The Einei Yitzchak writes that another reason she may not have recognized her father is that Haman may have switched clothes with Mordechai in order to make sack-clothed Mordechai more presentable, and to ironically lessen his own embarrassment.
Me’am Loez writes that this was the first time Achashverosh felt anything like insomnia, and he was therefore greatly concerned. Since this strange, out of the ordinary event transpires in this verse, perhaps this is the reason for the custom (Shulchan Aruch, Orach Chaim 690:15, Mishnah Berurah 690:52) to read this verse in a unique tune1.
The Midrash writes that Achashverosh had trouble sleeping because he was afraid Haman would try to kill him.
R’ Rephael Shapiro of Volozhin wonders why the crux of the Purim miracle hangs on this seeming lie; after all, Haman was not planning on killing the king at this point. He answers that Achashverosh saw in his dream that Haman wanted to kill Esther’s husband. What he did not know was that Esther’s actual husband was not Achashverosh, but Mordechai.
Since every reference to the “king” is really a reference to the King of Kings – H-Shem – the Midrash (Esther Rabbah 10:1) continues that H-Shem was “awakened” from His throne of Glory. How could H-Shem, who neither sleeps nor slumbers (Tehillim 121:4) have been sleeping? The Midrash explains that H-Shem can be said to be “sleeping” when the Jews are not living up to the standard set for them, as it says elsewhere in Tehillim (78:65). Torah Temimah explains that H-Shem ignores our needs sometimes, and only prayer and repentance can “awaken” Him.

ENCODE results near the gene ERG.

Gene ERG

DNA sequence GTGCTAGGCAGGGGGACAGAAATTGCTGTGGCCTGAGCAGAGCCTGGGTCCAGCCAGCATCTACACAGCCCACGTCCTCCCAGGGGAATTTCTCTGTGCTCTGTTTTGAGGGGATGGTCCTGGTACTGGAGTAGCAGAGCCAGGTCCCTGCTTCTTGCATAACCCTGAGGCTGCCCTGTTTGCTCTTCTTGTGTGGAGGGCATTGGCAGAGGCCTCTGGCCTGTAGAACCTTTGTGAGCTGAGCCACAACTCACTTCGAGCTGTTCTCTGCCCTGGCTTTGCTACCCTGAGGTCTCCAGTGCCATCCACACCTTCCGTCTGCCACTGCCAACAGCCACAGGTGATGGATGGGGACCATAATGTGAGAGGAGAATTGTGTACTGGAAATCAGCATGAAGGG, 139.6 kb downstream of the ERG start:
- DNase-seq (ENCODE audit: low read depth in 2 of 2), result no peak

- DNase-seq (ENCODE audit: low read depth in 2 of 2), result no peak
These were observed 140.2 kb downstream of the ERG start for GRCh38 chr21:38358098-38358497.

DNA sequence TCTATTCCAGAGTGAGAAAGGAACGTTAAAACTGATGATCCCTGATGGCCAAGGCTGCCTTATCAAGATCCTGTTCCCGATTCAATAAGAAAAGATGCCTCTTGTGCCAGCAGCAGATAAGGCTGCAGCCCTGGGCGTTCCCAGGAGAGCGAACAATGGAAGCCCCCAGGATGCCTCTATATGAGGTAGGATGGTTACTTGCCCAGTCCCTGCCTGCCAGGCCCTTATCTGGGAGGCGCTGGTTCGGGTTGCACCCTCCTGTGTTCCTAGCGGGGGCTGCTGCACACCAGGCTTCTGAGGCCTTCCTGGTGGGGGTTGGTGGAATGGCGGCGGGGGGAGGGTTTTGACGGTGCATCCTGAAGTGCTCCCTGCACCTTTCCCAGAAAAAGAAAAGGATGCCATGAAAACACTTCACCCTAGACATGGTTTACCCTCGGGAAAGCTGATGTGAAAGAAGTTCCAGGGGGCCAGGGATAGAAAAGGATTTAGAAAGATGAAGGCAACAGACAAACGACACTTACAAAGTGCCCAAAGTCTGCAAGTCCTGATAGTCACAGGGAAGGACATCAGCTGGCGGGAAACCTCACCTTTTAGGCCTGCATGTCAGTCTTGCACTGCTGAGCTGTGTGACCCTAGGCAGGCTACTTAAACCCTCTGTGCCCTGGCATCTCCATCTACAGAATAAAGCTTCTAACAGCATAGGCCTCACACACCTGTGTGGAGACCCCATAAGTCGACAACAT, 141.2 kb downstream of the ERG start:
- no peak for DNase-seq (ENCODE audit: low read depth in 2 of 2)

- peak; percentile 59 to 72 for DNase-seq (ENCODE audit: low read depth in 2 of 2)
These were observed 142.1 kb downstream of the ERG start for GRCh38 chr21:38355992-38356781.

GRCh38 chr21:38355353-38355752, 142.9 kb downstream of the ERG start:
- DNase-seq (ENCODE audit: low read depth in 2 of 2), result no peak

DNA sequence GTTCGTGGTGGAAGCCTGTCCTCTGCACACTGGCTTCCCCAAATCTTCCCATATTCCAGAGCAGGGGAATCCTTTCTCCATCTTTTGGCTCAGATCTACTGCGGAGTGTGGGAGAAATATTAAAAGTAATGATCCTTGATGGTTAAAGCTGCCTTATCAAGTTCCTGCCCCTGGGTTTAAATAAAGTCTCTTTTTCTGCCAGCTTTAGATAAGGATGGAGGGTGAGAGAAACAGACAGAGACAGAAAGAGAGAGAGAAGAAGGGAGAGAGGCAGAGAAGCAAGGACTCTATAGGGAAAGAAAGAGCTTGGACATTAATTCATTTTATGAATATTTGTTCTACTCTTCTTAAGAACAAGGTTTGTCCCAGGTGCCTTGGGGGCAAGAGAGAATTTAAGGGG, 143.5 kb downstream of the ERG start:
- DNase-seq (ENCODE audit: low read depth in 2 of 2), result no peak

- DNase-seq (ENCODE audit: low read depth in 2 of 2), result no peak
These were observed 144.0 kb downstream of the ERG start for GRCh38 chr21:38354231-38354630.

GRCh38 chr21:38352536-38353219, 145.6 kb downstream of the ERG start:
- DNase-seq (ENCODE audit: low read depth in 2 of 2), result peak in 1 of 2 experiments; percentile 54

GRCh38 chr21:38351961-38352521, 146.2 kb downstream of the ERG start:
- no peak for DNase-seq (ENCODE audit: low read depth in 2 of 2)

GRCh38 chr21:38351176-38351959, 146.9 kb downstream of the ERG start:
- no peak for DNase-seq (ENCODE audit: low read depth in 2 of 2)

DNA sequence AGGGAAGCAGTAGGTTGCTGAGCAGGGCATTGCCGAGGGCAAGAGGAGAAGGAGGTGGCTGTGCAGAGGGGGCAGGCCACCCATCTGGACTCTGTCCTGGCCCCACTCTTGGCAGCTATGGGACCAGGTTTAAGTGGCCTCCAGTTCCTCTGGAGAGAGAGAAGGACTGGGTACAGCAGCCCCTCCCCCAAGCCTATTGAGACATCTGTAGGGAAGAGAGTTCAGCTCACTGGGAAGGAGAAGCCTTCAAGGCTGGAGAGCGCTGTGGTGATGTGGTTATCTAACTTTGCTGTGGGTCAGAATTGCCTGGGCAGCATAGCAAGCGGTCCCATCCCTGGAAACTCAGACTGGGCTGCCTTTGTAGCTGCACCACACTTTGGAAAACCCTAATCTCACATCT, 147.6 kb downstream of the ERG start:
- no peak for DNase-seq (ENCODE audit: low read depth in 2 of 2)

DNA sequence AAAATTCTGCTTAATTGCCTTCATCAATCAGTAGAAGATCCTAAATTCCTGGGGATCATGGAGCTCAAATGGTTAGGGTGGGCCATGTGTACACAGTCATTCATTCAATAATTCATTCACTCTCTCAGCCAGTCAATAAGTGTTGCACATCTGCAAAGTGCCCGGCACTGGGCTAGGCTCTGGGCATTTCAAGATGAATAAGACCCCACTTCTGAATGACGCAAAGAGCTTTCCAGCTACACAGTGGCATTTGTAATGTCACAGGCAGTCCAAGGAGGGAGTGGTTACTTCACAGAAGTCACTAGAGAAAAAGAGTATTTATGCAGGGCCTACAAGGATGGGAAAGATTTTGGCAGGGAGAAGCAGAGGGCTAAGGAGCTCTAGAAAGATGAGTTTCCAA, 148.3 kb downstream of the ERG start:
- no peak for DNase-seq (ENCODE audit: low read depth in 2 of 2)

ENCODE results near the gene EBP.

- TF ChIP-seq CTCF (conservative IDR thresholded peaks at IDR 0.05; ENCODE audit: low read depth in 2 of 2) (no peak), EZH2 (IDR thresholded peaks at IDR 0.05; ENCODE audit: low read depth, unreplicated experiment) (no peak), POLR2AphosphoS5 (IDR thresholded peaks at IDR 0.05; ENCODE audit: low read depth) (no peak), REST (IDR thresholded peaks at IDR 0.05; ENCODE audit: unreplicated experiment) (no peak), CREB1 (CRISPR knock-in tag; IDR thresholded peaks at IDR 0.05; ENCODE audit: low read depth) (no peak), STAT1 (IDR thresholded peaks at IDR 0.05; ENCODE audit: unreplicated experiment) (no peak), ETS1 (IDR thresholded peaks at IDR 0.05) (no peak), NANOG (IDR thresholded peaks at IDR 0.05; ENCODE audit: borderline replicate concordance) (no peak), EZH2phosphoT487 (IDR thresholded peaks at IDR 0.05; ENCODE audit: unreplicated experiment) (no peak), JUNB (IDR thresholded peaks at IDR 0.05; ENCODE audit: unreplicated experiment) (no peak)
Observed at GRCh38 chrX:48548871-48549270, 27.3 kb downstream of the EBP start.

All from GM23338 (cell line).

The Talmud (Megillah 15b) cites an argument about which king’s sleep was disturbed. The first opinion says it was H-Shem’s “sleep.” The second opinion is that the sleep of both the upper world and the lower world was disturbed. The third opinion is that it was Achashverosh’s sleep, and that it was due to his concern over the nature of the relationship between Esther and Haman, as she had intended by inviting Haman to her feast (see below). Achashverosh thus becomes concerned that nobody seems to be saving him.